Weekend Food

A Casserole That Can Waken Teenagers from Deep Sleep

Last Friday night I didn’t cook dinner because Tory and I were out in the far western part of the state for a softball-related thing. We drove 2 hours out and 1½ hours back for a 2-hour event. That left Mike to battle traffic for an hour and pick Max up at the shopping center where the Big Ten Bus dropped him off (thus beginning his official Christmas Break) so we don’t have to drive four hours to get him at Big Ten College. It all worked out well, but it meant no home-cooked dinner for any of us.

This is a handy recipe book.

 Saturday we didn’t have anything pressing on our schedule so in the morning I pulled out the skillet, casserole dish, knife, and cutting board, then lined up the ingredients along the counter to make a stew. I’ve made this one every winter for years. The kids love it and Mike loves it. Me? Not so much after I spend all day making it. It’s from a recipe book published by Sunset; I think I paid $4 for it when the kids were really small, and every recipe I’ve made from it has been great: Simple food that warms your stomach.

 As I began to sauté the seasoned beef Max and Tory were still fast asleep and Mike was working in the front office. Did I tell you I do my best cooking in my night clothes? I put the browned beef cubes in a casserole dish, along with a whole onion from the garden that I studded with cloves.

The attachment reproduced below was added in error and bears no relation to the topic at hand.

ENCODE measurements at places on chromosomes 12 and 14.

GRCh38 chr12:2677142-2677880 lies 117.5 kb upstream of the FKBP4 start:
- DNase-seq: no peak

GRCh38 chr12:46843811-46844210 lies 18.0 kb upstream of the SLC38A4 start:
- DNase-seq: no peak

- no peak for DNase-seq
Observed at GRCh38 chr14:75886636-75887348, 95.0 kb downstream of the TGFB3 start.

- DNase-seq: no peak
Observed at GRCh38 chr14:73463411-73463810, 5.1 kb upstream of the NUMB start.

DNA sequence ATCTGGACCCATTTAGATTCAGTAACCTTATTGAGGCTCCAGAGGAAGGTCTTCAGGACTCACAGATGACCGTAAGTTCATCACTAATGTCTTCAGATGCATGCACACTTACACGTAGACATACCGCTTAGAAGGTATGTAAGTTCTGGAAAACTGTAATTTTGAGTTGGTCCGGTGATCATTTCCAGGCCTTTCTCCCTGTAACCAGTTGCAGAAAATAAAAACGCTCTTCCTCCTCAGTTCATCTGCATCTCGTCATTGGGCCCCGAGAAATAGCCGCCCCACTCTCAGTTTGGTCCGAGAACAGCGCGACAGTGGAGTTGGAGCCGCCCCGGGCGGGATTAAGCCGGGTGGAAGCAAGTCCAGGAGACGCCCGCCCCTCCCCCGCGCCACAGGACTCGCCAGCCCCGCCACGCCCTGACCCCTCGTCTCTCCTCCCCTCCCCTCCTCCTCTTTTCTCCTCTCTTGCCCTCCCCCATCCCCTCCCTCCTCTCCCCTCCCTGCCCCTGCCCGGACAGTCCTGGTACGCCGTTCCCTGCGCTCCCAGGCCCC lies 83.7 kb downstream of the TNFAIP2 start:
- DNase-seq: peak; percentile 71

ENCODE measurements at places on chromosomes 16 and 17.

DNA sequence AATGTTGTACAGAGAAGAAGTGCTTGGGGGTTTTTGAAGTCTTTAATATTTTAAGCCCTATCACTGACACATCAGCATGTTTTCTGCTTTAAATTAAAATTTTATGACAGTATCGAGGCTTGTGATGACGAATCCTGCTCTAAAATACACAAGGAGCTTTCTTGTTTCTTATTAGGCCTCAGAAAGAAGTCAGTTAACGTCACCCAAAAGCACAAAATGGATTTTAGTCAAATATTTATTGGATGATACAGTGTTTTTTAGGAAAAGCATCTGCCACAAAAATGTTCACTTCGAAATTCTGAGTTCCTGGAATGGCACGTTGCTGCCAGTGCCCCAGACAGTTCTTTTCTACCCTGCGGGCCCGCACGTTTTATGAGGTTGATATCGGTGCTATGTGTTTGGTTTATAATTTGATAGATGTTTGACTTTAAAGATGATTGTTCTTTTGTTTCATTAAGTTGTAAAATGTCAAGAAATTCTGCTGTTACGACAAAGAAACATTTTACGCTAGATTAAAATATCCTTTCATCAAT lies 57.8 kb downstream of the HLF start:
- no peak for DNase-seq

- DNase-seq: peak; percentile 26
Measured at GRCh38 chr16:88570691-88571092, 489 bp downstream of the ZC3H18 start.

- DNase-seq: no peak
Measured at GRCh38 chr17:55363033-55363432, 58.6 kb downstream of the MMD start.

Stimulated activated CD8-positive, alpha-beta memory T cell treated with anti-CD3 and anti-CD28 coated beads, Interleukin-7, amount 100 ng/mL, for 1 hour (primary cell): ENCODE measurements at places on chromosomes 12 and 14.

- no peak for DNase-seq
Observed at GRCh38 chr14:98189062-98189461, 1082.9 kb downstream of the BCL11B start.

The fragrance of the browned beef wafted through the house.

 I added a daub of butter to the skillet and sprinkled in some flour, stirred it a few seconds then poured a half bottle of merlot over top, added some beef broth and chopped garlic and cooked the whole thing down some.

 The smell was heavenly.

 Next, I peeled a long peel off an orange, then added it and marjoram and thyme to the other ingredients and set the thing to cooking in the oven at 325 degrees for hours. Meanwhile, in the same skillet I sautéed little white onions, mushrooms, carrots, and celery and set them aside, waiting the required number of hours before adding them to the casserole.

 As the hours passed, the scent of beef and herbs and all that good stuff filled the house.

 Not long after I noticed the rich smell,  beds squeaked, feet hit the floor, and Mike wandered in from the office.  Soon three sets of eyes alternated between staring at me and then the oven, until Max asked with a great deal of anticipation, “When do we eat?”

It looked prettier just out of the oven, in the large casserole, before it was picked over.


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